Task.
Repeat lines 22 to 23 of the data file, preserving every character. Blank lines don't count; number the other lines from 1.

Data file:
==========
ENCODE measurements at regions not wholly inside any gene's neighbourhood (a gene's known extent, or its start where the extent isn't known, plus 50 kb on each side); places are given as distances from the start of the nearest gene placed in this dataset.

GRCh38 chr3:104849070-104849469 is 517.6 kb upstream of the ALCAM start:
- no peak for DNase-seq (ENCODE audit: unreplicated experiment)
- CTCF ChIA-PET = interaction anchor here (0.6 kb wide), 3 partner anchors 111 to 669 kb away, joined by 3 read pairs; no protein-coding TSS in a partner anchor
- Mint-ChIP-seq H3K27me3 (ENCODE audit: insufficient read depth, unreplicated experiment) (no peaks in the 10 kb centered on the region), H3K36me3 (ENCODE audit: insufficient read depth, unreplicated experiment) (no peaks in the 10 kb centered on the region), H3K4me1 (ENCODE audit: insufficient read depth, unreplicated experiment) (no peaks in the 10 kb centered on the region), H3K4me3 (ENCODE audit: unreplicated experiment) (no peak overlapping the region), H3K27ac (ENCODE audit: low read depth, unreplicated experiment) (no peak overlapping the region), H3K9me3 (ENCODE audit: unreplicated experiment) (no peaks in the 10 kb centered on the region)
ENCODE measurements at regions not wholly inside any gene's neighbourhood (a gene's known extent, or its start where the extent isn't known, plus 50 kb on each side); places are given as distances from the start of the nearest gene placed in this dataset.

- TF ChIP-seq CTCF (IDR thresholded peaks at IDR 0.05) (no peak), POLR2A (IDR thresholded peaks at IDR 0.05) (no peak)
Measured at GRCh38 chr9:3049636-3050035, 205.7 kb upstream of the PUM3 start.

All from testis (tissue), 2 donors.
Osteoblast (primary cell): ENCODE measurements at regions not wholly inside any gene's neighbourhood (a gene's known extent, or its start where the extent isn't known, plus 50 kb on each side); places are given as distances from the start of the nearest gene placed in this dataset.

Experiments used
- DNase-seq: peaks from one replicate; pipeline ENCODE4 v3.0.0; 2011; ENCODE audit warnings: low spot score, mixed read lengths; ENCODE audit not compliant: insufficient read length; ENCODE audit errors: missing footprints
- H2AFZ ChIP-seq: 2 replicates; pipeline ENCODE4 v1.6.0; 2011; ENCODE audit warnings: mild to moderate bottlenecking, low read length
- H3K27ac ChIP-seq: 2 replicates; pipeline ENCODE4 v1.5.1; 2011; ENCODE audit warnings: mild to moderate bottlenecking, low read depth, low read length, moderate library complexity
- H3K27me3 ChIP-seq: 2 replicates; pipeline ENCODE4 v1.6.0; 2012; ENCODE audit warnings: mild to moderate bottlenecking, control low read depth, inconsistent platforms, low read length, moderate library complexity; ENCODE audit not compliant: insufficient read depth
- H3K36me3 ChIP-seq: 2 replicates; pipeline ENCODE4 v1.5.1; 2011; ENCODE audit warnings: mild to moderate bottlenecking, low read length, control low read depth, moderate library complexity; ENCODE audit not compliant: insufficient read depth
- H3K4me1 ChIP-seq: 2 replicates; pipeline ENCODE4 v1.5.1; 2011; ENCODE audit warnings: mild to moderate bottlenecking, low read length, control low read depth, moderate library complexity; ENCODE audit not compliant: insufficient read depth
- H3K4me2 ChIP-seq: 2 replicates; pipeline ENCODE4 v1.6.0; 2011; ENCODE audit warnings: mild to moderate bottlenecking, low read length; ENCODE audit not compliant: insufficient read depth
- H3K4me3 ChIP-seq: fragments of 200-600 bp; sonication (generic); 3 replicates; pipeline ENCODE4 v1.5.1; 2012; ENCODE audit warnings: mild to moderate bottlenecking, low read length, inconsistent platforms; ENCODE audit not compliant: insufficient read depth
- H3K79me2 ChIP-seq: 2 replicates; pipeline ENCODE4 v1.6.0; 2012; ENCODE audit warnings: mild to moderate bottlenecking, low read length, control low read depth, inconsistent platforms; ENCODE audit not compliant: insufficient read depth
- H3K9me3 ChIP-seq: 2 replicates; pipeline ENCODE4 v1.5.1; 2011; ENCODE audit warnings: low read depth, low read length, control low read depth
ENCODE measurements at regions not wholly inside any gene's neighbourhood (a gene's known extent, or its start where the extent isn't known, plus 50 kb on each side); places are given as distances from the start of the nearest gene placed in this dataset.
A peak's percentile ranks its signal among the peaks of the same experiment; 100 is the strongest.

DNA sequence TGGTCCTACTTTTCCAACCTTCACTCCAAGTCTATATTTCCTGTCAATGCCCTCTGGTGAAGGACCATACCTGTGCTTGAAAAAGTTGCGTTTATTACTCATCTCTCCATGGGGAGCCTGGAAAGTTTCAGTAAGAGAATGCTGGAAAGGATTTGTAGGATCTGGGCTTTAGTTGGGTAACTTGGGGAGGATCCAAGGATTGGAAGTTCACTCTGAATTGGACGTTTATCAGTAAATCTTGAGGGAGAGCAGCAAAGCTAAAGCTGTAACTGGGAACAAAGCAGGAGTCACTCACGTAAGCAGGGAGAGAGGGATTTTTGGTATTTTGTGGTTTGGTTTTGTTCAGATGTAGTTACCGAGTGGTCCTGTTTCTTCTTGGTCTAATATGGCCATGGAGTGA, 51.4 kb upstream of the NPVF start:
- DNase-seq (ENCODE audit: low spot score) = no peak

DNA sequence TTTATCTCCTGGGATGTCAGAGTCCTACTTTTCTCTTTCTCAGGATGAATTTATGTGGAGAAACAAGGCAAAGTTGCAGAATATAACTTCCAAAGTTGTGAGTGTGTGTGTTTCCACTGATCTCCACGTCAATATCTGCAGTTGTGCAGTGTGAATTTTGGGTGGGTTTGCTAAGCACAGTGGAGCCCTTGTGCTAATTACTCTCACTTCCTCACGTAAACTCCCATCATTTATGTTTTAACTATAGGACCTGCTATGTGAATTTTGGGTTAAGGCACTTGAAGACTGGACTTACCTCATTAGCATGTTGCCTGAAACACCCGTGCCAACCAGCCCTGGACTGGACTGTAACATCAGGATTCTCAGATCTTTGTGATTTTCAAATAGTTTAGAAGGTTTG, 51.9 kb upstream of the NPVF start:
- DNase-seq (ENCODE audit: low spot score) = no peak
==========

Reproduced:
ENCODE measurements at regions not wholly inside any gene's neighbourhood (a gene's known extent, or its start where the extent isn't known, plus 50 kb on each side); places are given as distances from the start of the nearest gene placed in this dataset.
A peak's percentile ranks its signal among the peaks of the same experiment; 100 is the strongest.